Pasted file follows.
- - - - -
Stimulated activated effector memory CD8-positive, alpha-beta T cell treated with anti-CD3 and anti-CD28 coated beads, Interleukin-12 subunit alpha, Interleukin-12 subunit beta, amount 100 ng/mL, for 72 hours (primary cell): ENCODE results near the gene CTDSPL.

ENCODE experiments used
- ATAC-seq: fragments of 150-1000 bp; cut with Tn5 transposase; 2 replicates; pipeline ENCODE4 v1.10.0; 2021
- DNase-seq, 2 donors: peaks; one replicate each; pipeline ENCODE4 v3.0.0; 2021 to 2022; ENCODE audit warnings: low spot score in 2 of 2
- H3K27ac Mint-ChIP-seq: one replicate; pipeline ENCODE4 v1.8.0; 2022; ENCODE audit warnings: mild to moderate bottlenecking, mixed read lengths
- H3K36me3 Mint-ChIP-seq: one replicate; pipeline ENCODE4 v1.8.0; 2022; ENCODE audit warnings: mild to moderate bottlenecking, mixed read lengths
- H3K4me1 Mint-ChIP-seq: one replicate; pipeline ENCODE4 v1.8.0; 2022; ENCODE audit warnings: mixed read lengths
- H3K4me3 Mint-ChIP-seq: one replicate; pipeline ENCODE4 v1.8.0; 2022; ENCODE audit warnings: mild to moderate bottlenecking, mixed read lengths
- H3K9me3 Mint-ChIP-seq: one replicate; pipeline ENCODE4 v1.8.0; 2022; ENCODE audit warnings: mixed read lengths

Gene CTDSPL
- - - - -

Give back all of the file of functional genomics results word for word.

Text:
Stimulated activated effector memory CD8-positive, alpha-beta T cell treated with anti-CD3 and anti-CD28 coated beads, Interleukin-12 subunit alpha, Interleukin-12 subunit beta, amount 100 ng/mL, for 72 hours (primary cell): ENCODE results near the gene CTDSPL.

ENCODE experiments used
- ATAC-seq: fragments of 150-1000 bp; cut with Tn5 transposase; 2 replicates; pipeline ENCODE4 v1.10.0; 2021
- DNase-seq, 2 donors: peaks; one replicate each; pipeline ENCODE4 v3.0.0; 2021 to 2022; ENCODE audit warnings: low spot score in 2 of 2
- H3K27ac Mint-ChIP-seq: one replicate; pipeline ENCODE4 v1.8.0; 2022; ENCODE audit warnings: mild to moderate bottlenecking, mixed read lengths
- H3K36me3 Mint-ChIP-seq: one replicate; pipeline ENCODE4 v1.8.0; 2022; ENCODE audit warnings: mild to moderate bottlenecking, mixed read lengths
- H3K4me1 Mint-ChIP-seq: one replicate; pipeline ENCODE4 v1.8.0; 2022; ENCODE audit warnings: mixed read lengths
- H3K4me3 Mint-ChIP-seq: one replicate; pipeline ENCODE4 v1.8.0; 2022; ENCODE audit warnings: mild to moderate bottlenecking, mixed read lengths
- H3K9me3 Mint-ChIP-seq: one replicate; pipeline ENCODE4 v1.8.0; 2022; ENCODE audit warnings: mixed read lengths

Gene CTDSPL